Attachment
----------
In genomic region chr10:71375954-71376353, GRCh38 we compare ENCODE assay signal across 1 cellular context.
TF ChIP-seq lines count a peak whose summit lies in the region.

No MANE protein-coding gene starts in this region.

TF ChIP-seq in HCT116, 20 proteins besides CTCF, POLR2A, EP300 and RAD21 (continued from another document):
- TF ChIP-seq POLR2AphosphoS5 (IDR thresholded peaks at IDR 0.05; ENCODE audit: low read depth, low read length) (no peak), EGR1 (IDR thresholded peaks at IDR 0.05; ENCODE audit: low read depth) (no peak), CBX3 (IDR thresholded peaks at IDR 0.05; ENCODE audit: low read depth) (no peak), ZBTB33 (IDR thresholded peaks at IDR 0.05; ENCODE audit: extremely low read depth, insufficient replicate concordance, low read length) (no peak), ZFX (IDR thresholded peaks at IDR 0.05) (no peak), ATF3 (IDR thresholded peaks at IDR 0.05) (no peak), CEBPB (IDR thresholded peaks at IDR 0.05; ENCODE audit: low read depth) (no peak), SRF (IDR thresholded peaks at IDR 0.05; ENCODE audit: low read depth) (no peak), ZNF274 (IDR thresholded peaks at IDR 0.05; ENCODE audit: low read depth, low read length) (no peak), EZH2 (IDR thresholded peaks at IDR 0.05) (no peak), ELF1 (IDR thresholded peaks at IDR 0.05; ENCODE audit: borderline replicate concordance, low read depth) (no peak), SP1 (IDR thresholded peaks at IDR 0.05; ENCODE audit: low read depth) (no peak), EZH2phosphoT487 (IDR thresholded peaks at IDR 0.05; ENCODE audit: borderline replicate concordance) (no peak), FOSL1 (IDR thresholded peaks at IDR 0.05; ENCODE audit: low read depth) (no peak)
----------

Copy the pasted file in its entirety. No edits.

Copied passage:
In genomic region chr10:71375954-71376353, GRCh38 we compare ENCODE assay signal across 1 cellular context.
TF ChIP-seq lines count a peak whose summit lies in the region.

No MANE protein-coding gene starts in this region.

TF ChIP-seq in HCT116, 20 proteins besides CTCF, POLR2A, EP300 and RAD21 (continued from another document):
- TF ChIP-seq POLR2AphosphoS5 (IDR thresholded peaks at IDR 0.05; ENCODE audit: low read depth, low read length) (no peak), EGR1 (IDR thresholded peaks at IDR 0.05; ENCODE audit: low read depth) (no peak), CBX3 (IDR thresholded peaks at IDR 0.05; ENCODE audit: low read depth) (no peak), ZBTB33 (IDR thresholded peaks at IDR 0.05; ENCODE audit: extremely low read depth, insufficient replicate concordance, low read length) (no peak), ZFX (IDR thresholded peaks at IDR 0.05) (no peak), ATF3 (IDR thresholded peaks at IDR 0.05) (no peak), CEBPB (IDR thresholded peaks at IDR 0.05; ENCODE audit: low read depth) (no peak), SRF (IDR thresholded peaks at IDR 0.05; ENCODE audit: low read depth) (no peak), ZNF274 (IDR thresholded peaks at IDR 0.05; ENCODE audit: low read depth, low read length) (no peak), EZH2 (IDR thresholded peaks at IDR 0.05) (no peak), ELF1 (IDR thresholded peaks at IDR 0.05; ENCODE audit: borderline replicate concordance, low read depth) (no peak), SP1 (IDR thresholded peaks at IDR 0.05; ENCODE audit: low read depth) (no peak), EZH2phosphoT487 (IDR thresholded peaks at IDR 0.05; ENCODE audit: borderline replicate concordance) (no peak), FOSL1 (IDR thresholded peaks at IDR 0.05; ENCODE audit: low read depth) (no peak)